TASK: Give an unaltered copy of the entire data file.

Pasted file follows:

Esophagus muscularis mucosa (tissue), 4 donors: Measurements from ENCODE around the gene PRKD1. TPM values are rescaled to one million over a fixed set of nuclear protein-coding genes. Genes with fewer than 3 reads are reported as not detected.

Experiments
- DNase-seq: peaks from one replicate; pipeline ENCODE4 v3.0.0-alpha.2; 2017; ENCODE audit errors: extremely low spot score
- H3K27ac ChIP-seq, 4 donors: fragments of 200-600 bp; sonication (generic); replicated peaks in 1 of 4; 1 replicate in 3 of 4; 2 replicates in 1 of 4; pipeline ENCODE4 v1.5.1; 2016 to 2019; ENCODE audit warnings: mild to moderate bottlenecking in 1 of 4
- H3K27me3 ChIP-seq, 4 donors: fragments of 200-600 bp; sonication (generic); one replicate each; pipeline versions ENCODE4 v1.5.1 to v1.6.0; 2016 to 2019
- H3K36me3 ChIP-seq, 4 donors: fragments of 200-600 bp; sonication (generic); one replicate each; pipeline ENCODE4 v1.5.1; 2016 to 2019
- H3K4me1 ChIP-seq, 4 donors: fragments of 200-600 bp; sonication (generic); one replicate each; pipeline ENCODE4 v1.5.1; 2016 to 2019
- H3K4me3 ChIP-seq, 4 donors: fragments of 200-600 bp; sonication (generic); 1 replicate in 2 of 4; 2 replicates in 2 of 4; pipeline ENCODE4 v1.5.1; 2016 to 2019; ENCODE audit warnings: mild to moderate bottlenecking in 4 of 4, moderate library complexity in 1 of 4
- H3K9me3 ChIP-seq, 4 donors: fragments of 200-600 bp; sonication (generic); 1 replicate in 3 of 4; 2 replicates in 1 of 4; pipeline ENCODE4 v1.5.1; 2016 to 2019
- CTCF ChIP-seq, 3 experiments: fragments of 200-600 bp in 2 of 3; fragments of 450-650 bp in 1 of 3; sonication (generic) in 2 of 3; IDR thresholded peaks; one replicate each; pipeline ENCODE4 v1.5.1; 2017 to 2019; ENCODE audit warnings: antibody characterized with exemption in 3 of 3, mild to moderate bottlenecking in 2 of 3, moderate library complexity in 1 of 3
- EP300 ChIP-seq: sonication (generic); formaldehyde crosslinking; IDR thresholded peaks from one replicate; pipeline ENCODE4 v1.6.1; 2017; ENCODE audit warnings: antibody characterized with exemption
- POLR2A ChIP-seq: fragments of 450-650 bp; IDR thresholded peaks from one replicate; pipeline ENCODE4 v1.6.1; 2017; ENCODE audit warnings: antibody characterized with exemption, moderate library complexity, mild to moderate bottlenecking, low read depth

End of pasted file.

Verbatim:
Esophagus muscularis mucosa (tissue), 4 donors: Measurements from ENCODE around the gene PRKD1. TPM values are rescaled to one million over a fixed set of nuclear protein-coding genes. Genes with fewer than 3 reads are reported as not detected.

Experiments
- DNase-seq: peaks from one replicate; pipeline ENCODE4 v3.0.0-alpha.2; 2017; ENCODE audit errors: extremely low spot score
- H3K27ac ChIP-seq, 4 donors: fragments of 200-600 bp; sonication (generic); replicated peaks in 1 of 4; 1 replicate in 3 of 4; 2 replicates in 1 of 4; pipeline ENCODE4 v1.5.1; 2016 to 2019; ENCODE audit warnings: mild to moderate bottlenecking in 1 of 4
- H3K27me3 ChIP-seq, 4 donors: fragments of 200-600 bp; sonication (generic); one replicate each; pipeline versions ENCODE4 v1.5.1 to v1.6.0; 2016 to 2019
- H3K36me3 ChIP-seq, 4 donors: fragments of 200-600 bp; sonication (generic); one replicate each; pipeline ENCODE4 v1.5.1; 2016 to 2019
- H3K4me1 ChIP-seq, 4 donors: fragments of 200-600 bp; sonication (generic); one replicate each; pipeline ENCODE4 v1.5.1; 2016 to 2019
- H3K4me3 ChIP-seq, 4 donors: fragments of 200-600 bp; sonication (generic); 1 replicate in 2 of 4; 2 replicates in 2 of 4; pipeline ENCODE4 v1.5.1; 2016 to 2019; ENCODE audit warnings: mild to moderate bottlenecking in 4 of 4, moderate library complexity in 1 of 4
- H3K9me3 ChIP-seq, 4 donors: fragments of 200-600 bp; sonication (generic); 1 replicate in 3 of 4; 2 replicates in 1 of 4; pipeline ENCODE4 v1.5.1; 2016 to 2019
- CTCF ChIP-seq, 3 experiments: fragments of 200-600 bp in 2 of 3; fragments of 450-650 bp in 1 of 3; sonication (generic) in 2 of 3; IDR thresholded peaks; one replicate each; pipeline ENCODE4 v1.5.1; 2017 to 2019; ENCODE audit warnings: antibody characterized with exemption in 3 of 3, mild to moderate bottlenecking in 2 of 3, moderate library complexity in 1 of 3
- EP300 ChIP-seq: sonication (generic); formaldehyde crosslinking; IDR thresholded peaks from one replicate; pipeline ENCODE4 v1.6.1; 2017; ENCODE audit warnings: antibody characterized with exemption
- POLR2A ChIP-seq: fragments of 450-650 bp; IDR thresholded peaks from one replicate; pipeline ENCODE4 v1.6.1; 2017; ENCODE audit warnings: antibody characterized with exemption, moderate library complexity, mild to moderate bottlenecking, low read depth